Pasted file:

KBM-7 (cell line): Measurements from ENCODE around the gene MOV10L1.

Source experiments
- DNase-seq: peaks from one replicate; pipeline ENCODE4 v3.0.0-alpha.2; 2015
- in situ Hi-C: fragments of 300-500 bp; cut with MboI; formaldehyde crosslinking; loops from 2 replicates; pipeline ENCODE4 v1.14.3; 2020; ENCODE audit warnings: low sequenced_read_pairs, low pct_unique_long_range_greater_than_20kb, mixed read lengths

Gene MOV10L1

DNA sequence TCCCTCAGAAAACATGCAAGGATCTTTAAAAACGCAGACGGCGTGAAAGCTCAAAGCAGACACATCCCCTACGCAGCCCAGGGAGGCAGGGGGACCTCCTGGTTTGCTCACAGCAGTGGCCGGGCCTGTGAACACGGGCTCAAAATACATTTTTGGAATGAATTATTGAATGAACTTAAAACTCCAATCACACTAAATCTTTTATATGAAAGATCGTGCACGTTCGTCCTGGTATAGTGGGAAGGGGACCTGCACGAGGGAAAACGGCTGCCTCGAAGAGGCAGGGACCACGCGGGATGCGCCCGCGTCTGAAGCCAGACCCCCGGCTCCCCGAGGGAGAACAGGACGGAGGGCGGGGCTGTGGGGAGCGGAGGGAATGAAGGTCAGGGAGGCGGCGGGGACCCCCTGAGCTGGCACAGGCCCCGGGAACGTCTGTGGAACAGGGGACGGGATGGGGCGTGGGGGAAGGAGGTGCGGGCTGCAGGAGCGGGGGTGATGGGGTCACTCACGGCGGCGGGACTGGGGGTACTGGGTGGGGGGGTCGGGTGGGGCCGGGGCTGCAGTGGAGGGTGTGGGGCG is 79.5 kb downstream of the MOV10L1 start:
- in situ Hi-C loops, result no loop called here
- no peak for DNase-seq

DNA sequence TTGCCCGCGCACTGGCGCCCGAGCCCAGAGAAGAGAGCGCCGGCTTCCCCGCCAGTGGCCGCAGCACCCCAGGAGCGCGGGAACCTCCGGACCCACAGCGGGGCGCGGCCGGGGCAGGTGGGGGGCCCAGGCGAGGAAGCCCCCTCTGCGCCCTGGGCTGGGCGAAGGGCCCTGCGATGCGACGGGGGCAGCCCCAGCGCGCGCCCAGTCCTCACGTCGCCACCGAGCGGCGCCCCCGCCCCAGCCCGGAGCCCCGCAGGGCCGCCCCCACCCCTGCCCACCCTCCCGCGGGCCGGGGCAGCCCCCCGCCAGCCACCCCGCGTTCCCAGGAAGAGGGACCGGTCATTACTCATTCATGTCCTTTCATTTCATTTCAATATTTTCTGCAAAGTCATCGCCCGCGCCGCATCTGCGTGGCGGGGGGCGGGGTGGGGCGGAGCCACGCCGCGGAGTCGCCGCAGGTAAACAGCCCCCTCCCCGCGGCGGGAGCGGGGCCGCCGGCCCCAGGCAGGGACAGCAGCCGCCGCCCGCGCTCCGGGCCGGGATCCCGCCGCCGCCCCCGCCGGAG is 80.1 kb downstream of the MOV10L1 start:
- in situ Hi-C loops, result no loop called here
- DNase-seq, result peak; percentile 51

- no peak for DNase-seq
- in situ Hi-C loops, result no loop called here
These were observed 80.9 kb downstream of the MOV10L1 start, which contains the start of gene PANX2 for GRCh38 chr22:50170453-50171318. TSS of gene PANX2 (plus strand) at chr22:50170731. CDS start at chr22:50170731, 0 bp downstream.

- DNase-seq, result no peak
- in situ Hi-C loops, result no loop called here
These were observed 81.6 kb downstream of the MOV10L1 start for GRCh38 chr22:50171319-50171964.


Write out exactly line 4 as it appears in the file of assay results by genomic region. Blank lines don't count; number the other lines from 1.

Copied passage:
- in situ Hi-C: fragments of 300-500 bp; cut with MboI; formaldehyde crosslinking; loops from 2 replicates; pipeline ENCODE4 v1.14.3; 2020; ENCODE audit warnings: low sequenced_read_pairs, low pct_unique_long_range_greater_than_20kb, mixed read lengths